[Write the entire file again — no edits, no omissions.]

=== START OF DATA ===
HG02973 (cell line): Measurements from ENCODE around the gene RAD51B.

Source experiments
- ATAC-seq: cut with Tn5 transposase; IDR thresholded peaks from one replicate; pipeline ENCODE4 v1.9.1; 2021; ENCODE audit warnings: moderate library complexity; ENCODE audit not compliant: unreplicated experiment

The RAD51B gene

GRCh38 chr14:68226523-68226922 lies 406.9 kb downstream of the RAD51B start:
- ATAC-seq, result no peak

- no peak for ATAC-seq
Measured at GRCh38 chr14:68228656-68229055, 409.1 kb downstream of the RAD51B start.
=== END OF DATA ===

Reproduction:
HG02973 (cell line): Measurements from ENCODE around the gene RAD51B.

Source experiments
- ATAC-seq: cut with Tn5 transposase; IDR thresholded peaks from one replicate; pipeline ENCODE4 v1.9.1; 2021; ENCODE audit warnings: moderate library complexity; ENCODE audit not compliant: unreplicated experiment

The RAD51B gene

GRCh38 chr14:68226523-68226922 lies 406.9 kb downstream of the RAD51B start:
- ATAC-seq, result no peak

- no peak for ATAC-seq
Measured at GRCh38 chr14:68228656-68229055, 409.1 kb downstream of the RAD51B start.